Restoring Biodiversity

Douglas Gregor
One of our aims is to encourage a style of gardening which restores biodiversity in our gardens and so it is useful to consider how much has changed in the lifetime of our members.   It wasn't too long ago, for example, when our windscreens and headlamps would be covered with a mass of dead insects after a short drive.  You may think that having an insect free windscreen is now a good thing, but consider ...

The Sound of Summer

There was a time when summer in the countryside had a distinctive sound - the air was alive with the buzzing of insects as they pollinated wild flowers, vegetables and fruit.

Sadly that sound has disappeared from vast fields of crops where we have lost our wild flowers and so our population of insect pollinators has declined.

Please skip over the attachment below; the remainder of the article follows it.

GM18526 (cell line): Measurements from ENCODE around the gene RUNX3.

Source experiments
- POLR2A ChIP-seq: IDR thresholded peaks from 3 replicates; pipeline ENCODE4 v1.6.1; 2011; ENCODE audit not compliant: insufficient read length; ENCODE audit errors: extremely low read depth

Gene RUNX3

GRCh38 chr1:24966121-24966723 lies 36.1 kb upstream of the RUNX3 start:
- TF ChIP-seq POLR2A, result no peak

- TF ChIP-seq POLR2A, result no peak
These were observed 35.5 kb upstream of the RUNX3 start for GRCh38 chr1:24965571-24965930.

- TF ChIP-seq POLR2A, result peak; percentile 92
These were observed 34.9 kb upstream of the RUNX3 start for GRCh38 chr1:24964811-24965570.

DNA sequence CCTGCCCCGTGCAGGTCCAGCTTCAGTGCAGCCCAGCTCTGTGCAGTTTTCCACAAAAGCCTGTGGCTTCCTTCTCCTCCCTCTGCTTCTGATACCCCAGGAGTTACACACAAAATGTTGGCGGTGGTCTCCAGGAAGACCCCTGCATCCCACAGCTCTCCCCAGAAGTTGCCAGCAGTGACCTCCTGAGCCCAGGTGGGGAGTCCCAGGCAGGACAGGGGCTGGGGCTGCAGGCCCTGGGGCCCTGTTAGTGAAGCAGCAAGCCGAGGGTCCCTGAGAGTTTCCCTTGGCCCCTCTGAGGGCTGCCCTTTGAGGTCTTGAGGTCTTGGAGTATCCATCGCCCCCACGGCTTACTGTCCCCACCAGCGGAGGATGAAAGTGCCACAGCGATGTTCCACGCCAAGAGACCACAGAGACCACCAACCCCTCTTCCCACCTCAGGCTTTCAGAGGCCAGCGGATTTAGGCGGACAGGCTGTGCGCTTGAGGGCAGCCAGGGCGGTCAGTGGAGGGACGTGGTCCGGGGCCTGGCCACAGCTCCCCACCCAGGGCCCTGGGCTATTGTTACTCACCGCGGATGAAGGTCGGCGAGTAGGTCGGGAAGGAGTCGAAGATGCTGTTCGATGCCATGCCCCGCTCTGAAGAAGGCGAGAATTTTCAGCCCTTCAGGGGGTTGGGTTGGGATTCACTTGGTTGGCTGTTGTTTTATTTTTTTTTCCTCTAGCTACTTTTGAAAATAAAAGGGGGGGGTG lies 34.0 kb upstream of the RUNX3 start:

Many gardens are almost silent too.   The use of insectiscides during flowering and the popularity of colourful double and multi-petalled flowers may account for that.   Many are sterile and are not producing nectar.   They do not attract our pollinators: bees, butterflies and a whole variety of other insect life.  

Restoring the buzz

To encourage bees, butterflies and other wildlife into our gardens we need to create an appropriate environment and select plants which are insect-friendly.  

That is one reason why our style of gardening has become increasingly important.

Perfect for Pollinators

The RHS helps gardeners in their selection of suitable plants; look for the sign RHS Perfect for Pollinators at garden centres.